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This Weekend, the Heart of South Asia Is Beating on Long Island

Radical historian Vijay Prashad tells you what you need to know ahead of Sunday's sold-out Cricket World Cup match between India and Pakistan.

India and Pakistan face one another at the 2015 Cricket World Cup. (Rajiv Bhuttan / Wikimedia)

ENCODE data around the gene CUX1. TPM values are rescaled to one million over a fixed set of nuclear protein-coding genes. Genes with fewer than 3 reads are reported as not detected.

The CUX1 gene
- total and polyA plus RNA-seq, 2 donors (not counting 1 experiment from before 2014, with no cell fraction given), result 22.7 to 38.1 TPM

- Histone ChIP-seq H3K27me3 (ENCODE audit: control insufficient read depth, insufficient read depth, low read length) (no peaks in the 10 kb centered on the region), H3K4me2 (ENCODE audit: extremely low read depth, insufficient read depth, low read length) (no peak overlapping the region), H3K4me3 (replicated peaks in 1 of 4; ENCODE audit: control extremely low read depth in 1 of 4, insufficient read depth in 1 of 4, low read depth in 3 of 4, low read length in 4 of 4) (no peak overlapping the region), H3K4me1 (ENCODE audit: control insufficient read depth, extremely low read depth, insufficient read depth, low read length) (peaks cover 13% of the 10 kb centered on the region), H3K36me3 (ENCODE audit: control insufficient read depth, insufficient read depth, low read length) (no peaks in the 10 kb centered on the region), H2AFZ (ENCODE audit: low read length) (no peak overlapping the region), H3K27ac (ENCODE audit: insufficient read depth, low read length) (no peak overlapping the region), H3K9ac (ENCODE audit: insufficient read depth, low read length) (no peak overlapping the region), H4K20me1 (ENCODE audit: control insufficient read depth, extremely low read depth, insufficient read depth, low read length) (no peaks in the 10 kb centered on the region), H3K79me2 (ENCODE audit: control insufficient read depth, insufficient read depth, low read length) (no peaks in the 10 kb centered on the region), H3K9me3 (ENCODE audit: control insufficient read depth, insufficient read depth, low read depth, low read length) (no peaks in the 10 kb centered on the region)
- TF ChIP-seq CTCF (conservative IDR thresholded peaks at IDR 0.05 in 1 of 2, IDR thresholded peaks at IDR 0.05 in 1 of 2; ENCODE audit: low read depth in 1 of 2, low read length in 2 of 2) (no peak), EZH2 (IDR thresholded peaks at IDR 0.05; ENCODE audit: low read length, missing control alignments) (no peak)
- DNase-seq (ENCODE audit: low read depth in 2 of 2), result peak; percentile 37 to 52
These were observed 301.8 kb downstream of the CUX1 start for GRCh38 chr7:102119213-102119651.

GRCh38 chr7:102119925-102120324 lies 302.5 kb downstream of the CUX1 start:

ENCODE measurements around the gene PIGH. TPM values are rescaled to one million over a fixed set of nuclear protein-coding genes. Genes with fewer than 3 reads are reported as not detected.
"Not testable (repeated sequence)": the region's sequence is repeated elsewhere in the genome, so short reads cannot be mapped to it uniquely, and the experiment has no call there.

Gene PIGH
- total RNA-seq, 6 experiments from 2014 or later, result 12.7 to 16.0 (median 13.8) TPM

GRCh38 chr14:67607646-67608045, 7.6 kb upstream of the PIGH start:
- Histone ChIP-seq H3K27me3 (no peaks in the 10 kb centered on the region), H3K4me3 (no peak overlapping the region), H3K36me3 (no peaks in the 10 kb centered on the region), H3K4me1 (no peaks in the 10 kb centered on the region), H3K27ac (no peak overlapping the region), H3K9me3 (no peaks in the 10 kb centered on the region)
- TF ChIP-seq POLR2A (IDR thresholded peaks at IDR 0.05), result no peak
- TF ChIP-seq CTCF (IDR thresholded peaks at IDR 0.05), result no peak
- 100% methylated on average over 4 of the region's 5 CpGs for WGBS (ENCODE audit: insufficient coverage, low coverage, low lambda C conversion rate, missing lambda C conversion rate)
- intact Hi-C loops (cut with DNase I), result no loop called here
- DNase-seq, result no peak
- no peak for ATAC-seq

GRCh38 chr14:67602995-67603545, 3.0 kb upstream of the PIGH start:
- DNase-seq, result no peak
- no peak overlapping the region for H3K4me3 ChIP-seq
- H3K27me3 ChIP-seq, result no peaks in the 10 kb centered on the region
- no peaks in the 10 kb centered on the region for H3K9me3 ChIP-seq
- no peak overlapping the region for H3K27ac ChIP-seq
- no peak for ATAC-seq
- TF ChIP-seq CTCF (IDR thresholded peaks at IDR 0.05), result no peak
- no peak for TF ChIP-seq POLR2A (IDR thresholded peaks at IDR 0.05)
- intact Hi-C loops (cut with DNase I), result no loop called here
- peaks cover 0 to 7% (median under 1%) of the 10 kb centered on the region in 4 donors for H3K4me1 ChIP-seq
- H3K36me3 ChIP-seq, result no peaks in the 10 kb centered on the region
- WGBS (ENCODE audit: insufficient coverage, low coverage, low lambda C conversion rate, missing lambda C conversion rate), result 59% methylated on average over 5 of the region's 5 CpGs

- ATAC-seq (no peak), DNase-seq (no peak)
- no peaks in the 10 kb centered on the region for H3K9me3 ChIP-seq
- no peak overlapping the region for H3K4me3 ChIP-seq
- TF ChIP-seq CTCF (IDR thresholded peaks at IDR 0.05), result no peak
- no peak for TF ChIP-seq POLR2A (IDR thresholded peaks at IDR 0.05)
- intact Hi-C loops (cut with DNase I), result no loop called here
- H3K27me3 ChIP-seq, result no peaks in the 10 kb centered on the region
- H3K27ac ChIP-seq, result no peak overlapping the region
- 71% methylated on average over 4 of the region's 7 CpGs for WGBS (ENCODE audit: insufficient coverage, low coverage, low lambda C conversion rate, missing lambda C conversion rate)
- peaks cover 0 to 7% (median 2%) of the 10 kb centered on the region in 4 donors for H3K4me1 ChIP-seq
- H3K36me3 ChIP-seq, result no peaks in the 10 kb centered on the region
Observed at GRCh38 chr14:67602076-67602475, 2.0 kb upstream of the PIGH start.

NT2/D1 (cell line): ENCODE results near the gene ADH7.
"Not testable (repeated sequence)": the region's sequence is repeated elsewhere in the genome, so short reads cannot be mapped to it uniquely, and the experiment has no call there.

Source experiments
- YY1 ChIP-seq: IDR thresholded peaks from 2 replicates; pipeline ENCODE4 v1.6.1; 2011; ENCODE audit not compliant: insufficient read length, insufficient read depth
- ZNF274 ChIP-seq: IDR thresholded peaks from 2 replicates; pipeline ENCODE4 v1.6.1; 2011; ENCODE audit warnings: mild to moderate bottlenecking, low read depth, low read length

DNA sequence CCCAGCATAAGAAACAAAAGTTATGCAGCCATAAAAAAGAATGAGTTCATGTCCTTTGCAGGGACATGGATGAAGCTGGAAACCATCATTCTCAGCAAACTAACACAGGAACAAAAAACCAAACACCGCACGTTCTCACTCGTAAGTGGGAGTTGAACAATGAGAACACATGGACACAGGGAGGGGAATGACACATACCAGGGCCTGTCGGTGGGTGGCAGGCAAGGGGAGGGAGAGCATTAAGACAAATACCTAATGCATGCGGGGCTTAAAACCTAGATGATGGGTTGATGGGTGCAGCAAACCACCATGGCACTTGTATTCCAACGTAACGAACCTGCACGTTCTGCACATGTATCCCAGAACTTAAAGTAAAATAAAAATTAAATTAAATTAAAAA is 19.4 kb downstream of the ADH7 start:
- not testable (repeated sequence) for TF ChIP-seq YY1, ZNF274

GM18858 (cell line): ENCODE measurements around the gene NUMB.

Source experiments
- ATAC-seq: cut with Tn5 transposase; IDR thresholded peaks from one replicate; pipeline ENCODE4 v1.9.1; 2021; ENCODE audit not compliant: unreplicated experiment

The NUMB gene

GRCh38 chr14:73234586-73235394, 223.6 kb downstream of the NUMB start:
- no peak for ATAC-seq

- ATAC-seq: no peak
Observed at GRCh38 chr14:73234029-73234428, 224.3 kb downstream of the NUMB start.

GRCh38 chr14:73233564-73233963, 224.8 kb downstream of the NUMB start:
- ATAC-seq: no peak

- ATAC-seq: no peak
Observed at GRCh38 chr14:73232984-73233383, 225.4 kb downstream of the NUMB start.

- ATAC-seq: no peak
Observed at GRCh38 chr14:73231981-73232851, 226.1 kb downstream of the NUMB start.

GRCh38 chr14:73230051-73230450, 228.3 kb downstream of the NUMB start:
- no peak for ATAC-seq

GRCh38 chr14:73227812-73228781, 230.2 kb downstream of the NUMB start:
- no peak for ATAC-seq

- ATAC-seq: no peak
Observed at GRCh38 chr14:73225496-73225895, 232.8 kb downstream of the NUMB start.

"Cricket is an Indian sport," Ashish Nandy wrote in his 1989 book "The Tao of Cricket," "that the English discovered by accident." Nandy could very well have substituted "South Asian" for "Indian," given the grip of the sport in Bangladesh, Pakistan, Sri Lanka, and Afghanistan. These five South Asian countries are part of the 12 elite members of the International Cricket Council, the international governing body for cricket, and three of the countries—India, Pakistan, and Sri Lanka—have won four of the 13 Cricket World Cups. But most importantly, 90 percent of cricket’s one billion worldwide fans live in South Asia. That last point is the key one: Despite the actual invention of the game of cricket in England, the game is most fanatically played and enjoyed in South Asia. It is, in that sense, a South Asian sport.